- Focus Areas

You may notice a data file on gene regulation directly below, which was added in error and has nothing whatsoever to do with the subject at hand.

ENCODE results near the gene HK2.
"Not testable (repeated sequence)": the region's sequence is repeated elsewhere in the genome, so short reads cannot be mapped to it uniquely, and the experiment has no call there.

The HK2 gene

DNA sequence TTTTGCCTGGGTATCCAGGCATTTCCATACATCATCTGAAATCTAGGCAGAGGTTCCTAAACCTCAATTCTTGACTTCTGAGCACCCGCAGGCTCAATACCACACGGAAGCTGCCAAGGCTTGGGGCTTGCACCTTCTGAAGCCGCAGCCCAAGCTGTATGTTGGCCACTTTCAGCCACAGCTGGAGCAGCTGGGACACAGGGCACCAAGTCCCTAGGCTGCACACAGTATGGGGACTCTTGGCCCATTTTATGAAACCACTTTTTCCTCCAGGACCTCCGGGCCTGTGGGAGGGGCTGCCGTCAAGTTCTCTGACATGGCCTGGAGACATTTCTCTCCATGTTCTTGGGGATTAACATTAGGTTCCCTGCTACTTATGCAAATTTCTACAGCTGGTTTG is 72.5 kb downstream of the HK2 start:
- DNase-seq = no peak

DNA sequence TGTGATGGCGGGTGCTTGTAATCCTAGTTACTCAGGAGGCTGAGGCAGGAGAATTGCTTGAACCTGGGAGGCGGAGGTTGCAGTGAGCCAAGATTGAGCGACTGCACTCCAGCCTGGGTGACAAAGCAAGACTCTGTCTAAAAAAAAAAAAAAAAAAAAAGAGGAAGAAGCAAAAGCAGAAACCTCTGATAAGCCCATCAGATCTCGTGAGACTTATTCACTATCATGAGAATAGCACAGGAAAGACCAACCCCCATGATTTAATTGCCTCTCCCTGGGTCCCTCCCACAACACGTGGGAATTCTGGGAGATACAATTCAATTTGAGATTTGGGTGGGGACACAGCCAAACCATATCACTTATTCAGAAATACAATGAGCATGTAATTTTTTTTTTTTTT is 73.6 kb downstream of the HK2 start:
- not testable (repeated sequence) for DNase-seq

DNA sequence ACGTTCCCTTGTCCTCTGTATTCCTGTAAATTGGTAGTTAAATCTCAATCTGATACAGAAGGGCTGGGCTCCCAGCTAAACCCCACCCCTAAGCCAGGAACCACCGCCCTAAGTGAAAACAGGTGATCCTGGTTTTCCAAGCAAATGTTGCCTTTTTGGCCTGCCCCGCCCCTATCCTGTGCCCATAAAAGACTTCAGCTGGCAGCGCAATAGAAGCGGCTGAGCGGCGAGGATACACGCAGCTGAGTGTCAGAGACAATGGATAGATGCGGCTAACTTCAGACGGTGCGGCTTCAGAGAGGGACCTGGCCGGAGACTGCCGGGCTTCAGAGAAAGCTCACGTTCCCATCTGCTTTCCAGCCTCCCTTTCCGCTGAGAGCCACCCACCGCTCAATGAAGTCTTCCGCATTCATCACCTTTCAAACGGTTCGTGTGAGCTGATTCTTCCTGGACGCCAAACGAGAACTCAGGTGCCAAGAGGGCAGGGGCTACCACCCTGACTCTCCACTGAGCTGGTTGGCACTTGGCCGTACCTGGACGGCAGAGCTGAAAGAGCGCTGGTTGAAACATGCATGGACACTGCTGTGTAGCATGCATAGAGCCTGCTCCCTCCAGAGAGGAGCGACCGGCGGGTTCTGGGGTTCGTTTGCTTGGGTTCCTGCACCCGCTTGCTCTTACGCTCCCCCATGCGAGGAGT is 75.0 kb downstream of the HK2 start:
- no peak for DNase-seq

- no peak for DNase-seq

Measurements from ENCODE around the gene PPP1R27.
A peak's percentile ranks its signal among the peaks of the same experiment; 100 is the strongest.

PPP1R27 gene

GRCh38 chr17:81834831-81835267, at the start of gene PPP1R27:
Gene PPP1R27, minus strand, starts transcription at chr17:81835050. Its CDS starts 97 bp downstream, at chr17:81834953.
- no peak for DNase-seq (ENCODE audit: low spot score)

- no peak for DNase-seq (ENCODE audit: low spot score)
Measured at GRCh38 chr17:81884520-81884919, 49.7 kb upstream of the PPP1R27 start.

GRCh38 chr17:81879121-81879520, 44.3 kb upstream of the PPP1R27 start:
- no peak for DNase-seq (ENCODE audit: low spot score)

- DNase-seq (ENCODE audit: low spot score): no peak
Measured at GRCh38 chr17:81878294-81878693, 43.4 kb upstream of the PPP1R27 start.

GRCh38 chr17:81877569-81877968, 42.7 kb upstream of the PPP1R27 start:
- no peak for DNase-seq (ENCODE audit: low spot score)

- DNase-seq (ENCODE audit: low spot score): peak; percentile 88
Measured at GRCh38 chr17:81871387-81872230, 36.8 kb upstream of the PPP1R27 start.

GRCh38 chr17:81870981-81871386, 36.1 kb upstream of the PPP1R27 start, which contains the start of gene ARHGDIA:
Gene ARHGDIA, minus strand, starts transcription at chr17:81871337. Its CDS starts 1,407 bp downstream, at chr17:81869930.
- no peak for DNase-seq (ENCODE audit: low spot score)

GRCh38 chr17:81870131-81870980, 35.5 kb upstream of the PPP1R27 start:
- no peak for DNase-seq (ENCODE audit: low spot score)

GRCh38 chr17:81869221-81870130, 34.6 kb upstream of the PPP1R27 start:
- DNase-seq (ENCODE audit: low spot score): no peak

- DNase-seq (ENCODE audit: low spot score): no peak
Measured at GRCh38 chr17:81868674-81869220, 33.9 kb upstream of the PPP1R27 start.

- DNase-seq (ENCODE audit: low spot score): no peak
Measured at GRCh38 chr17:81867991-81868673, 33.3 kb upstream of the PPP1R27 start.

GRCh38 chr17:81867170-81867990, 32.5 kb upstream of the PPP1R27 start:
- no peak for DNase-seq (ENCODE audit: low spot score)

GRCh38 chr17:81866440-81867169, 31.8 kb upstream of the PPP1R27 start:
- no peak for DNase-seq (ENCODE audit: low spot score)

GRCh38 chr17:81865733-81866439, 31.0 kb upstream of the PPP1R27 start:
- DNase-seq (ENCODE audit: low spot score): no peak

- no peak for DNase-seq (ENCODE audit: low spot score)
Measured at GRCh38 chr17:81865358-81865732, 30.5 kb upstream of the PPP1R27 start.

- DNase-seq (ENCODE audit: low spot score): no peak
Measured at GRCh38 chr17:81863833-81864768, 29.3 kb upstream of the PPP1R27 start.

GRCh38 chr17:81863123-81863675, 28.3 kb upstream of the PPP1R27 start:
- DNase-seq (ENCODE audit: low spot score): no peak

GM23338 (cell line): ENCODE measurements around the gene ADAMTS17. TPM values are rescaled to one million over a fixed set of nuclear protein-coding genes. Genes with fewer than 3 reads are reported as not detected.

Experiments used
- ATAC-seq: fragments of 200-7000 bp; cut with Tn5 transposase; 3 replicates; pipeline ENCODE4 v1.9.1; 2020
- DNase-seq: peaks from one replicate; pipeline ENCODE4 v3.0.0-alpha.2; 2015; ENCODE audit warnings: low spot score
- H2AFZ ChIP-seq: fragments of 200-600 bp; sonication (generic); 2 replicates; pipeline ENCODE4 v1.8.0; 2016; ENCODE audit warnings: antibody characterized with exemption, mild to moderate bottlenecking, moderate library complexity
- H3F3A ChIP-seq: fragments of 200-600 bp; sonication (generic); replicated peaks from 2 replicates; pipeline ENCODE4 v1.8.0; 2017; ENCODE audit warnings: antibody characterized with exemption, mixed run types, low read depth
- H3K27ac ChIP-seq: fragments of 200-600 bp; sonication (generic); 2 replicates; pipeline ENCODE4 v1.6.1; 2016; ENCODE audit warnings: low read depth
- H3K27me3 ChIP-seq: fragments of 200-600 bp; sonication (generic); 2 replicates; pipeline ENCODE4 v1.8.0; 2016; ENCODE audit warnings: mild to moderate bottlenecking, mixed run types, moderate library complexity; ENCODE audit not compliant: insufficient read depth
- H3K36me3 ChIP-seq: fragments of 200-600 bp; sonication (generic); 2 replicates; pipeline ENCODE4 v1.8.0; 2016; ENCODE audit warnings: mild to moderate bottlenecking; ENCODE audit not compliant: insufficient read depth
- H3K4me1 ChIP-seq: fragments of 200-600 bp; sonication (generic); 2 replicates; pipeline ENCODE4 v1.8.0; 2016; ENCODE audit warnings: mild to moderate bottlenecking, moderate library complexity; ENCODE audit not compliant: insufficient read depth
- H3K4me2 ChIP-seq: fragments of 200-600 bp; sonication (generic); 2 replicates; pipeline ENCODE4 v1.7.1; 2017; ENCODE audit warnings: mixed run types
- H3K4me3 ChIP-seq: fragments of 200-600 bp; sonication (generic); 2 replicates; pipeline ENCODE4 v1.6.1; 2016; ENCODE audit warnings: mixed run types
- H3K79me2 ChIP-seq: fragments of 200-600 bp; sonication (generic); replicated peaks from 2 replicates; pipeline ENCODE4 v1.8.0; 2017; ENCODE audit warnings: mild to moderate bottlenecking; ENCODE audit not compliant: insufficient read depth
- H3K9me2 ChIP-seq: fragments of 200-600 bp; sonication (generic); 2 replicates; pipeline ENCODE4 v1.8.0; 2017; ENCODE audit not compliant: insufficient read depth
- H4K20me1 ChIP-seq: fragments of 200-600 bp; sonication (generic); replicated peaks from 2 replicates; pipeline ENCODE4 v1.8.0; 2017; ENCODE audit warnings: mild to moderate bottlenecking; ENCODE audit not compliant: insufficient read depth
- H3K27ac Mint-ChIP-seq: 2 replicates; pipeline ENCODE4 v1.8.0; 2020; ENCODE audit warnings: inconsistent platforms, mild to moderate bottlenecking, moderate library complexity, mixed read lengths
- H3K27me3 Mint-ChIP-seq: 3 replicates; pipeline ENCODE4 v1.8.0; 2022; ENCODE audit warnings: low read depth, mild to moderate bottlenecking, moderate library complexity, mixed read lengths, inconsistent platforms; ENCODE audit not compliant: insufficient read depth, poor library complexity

From Global Trade Review (GTR) | By Sanne WassHSBC is looking to carry out its next trade finance blockchain pilot in the Middle East, according to the bank’s regional head of trade. Speaking to GTR for its upcoming Fintech Issue, Sunil Veetil says the Middle East will be the next region of focus for HBSC when expanding its recently successful trial for a blockchain-based letter of credit solution. The bank made big headlines in May when it announced it had conducted its first live, commercial trade finance transaction on blockchain together with ING for agrifood trading giant Cargill. The deal was completed using the R3 Corda platform, with a cargo of soybeans exported from Argentina to Malaysia. Corda’s letter of credit module, which has been developed by 12 banks, enabled the transaction time to be reduced from a standard five to 10 days, to 24 hours. According to Veetil, the announcement created great interest among clients in the Middle East, some of which HSBC is now looking to involve in the next stage of the trial. He did not give any further information on which clients the bank is in discussions with, but says the Middle East is an “ideal place” for testing blockchain, given the region’s growing importance as a trade hub between the East and West. “If you look at the region, there is a huge reliance on trade, so there are huge benefits that our clients can derive from this technology,” he says. Another “uniqueness” of the Middle East, he explains, is that there’s considerable push for change from the regulators. “There is currently a large focus on blockchain, fintechs are opening up, banks are encouraging fintech and accelerators, and we have our own hubs where we work with locally groomed startups. Definitely I can see that interest is very high in the region, within the government and the regulators. And they are quite nimble, they move quickly,” he says. He adds that HSBC is currently in discussions with UAE regulators, which are keen to provide the necessary support for the bank’s blockchain pilot. The UAE has thrown its weight behind fintech and blockchain more so than any other government in the region. In April, it launched its Emirates Blockchain Strategy, which seeks to transform 50% of government transactions into the blockchain platform by 2021. In doing so it expects to save AED11bn in transactions and documents processed routinely, 398 million printed documents annually and 77 million work hours every year. Meanwhile, Dubai has its own blockchain strategy, run by its Smart City Office. Ideal for trade finance technology HSBC has also had a great focus on the Middle East for piloting other trade and supply chain finance technologies. Last year, when HSBC and IBM introduced an AI solution to automate and digitise trade finance documentation, they selected the UAE as one the first countries (together with Hong Kong) to go live in. The bank also recently rolled out its trade transaction tracker, a smart-phone based application, which was first piloted in Qatar. And it has just launched a new supply chain finance platform in the region together with Kyriba, a financial software provider. HSBC isn’t alone in its quest: a growing number of global banks and software firms are starting to see the Middle East as a perfect location to test and roll out new trade technology. Standard Chartered, for one, announced last week that it had chosen the UAE to kick off an “industry-first client pilot” for blockchain-based smart guarantees in trade finance, together with Siemens Financial Services and blockchain firm TradeIX. TradeIX’s CFO Daniel Cotti specifically quoted the government’s “enormous drive for digitalisation and blockchain” as one important reason for choosing that location over others. This was followed by an announcement by Finastra, one of the world’s largest financial software companies, that it had joined Bahrain’s accelerator programme Bahrain Fintech Bay, with the goal to expand its open innovation platform FusionFabric.cloud to local fintech startups. Finastra went live with the platform earlier in June in order to accelerate innovation for its 9,000 bank clients by allowing them to easily connect to fintech applications within an open marketplace. “Now couldn’t be a better time to be part of this community as the Bahrain Fintech scene heats up,” says Wissam Khoury, Finastra’s managing director for the Middle East and Africa. While it’s still early days for fintech in the Middle East (in fact, the region had as of January 2017 only attracted 1% of the US$50bn raised globally by fintech startups since 2010, according to consulting firm Accenture), it seems that this is set to change. Fintech Hive, an accelerator which was launched last year in Dubai International Finance Centre (DIFC), kicked off its 2018 programme this week, after having received “overwhelming response” from applicants for what will be its second programme. It got more than 300 applications from around the world – three times more than in 2017. According to Raja Al Mazrouei, executive vice-president of FinTech Hive at DIFC, it is a “testament to the increasing demand for disruptive technologies in the region”. As for HSBC, it has not revealed the specific timeline for the roll-out of its blockchain solution for letters of credit. Vivek Ramachandran, the bank’s global head of innovation and growth for commercial banking, told GTR in May that we can expect to see another few live transactions on the platform, as the bank learns how it interacts with the systems of other banks and corporations. Then the primary focus will be on driving industry-wide adoption. “We’ve still got a few more steps to do before we get to widespread adoption,” he said. The post HSBC exploring Middle East for next trade finance blockchain trial appeared first on Global Trade Review (GTR).